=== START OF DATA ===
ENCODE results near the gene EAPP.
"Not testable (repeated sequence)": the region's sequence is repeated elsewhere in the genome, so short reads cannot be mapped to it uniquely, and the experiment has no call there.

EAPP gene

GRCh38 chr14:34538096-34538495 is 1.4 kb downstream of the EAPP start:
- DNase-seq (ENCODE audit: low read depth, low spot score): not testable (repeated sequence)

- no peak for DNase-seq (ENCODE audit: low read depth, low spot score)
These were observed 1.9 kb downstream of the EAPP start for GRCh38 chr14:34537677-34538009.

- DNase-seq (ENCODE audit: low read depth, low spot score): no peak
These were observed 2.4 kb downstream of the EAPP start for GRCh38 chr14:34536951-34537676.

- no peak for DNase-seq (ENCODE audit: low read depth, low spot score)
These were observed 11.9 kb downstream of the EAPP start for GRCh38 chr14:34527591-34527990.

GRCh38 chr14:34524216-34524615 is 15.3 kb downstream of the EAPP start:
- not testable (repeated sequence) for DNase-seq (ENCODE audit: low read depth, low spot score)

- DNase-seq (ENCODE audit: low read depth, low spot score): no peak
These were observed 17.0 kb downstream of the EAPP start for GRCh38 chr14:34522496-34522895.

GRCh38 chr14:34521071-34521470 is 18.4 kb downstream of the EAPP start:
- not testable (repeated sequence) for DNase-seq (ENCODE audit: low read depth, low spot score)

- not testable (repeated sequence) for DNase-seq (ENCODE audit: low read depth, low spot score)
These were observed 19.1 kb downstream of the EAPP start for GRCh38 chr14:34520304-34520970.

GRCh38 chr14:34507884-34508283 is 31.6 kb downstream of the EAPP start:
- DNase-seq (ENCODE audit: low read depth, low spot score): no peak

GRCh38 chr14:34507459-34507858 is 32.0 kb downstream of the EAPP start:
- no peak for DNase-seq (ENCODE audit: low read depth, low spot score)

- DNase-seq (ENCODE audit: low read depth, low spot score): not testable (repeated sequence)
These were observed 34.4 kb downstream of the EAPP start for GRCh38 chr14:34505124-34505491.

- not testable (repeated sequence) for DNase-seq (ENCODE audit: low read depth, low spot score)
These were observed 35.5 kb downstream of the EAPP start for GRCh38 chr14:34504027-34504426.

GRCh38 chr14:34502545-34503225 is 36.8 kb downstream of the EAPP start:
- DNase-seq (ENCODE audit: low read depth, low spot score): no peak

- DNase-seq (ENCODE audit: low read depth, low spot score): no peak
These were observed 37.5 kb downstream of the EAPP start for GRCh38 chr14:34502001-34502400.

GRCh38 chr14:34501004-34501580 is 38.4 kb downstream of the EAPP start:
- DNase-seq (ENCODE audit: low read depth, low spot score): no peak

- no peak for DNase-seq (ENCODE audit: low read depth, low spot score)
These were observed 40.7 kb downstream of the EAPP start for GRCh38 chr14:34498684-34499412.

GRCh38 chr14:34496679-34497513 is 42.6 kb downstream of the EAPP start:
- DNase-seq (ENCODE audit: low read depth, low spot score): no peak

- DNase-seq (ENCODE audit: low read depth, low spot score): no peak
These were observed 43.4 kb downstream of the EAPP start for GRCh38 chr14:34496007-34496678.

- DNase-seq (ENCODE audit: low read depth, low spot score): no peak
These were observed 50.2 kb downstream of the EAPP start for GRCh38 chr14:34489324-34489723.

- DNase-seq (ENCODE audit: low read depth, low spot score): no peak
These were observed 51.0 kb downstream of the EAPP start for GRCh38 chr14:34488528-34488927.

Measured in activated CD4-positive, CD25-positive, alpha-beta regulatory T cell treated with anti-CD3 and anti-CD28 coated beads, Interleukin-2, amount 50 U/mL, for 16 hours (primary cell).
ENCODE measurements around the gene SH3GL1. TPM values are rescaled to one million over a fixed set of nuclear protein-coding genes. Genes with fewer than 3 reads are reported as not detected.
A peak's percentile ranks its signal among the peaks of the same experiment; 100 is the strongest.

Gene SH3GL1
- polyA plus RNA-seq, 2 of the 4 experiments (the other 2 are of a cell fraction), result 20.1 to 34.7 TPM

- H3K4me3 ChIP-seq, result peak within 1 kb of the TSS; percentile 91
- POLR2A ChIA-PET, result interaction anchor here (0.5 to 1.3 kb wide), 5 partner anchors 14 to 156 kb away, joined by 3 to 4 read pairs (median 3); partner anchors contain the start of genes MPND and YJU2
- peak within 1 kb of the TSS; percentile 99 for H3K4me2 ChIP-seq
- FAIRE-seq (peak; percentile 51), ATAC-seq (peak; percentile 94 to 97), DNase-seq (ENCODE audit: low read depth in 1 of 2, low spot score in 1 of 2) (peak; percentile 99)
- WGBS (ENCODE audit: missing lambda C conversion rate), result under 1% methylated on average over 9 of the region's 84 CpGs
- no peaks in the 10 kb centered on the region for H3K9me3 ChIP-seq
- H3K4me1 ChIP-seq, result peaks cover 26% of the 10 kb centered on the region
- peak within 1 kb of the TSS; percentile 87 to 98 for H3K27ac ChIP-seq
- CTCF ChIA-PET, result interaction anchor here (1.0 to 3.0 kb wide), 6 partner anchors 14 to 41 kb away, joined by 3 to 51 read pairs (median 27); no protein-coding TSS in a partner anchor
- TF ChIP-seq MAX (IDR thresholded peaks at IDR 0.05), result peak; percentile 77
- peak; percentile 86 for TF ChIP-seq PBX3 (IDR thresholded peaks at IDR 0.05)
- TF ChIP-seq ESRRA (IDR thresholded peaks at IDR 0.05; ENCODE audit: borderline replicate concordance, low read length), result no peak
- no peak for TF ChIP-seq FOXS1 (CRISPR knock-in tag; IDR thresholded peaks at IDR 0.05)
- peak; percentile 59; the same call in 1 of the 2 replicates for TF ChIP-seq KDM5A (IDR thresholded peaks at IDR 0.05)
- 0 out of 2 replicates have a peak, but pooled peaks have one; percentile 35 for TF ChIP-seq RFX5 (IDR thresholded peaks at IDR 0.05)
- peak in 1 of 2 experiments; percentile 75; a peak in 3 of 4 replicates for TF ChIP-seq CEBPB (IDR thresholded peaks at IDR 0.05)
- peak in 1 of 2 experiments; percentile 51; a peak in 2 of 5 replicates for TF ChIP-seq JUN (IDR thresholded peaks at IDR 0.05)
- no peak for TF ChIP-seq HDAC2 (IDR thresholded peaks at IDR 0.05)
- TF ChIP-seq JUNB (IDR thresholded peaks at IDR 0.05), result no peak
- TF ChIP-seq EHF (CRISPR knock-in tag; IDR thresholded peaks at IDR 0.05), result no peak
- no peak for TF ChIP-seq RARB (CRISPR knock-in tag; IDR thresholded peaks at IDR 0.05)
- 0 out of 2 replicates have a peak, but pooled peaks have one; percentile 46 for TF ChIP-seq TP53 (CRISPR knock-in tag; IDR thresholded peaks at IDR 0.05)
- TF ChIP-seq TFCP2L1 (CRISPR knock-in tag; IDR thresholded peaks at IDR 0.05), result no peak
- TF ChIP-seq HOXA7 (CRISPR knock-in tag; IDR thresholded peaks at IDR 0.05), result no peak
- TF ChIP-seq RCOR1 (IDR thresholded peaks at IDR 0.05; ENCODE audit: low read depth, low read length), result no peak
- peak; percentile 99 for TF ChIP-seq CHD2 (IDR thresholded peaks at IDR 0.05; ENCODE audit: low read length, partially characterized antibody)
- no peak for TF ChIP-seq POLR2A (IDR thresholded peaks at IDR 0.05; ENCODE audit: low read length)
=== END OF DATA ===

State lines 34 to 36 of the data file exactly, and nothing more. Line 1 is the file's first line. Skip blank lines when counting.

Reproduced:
- no peak for DNase-seq (ENCODE audit: low read depth, low spot score)
These were observed 40.7 kb downstream of the EAPP start for GRCh38 chr14:34498684-34499412.

GRCh38 chr14:34496679-34497513 is 42.6 kb downstream of the EAPP start: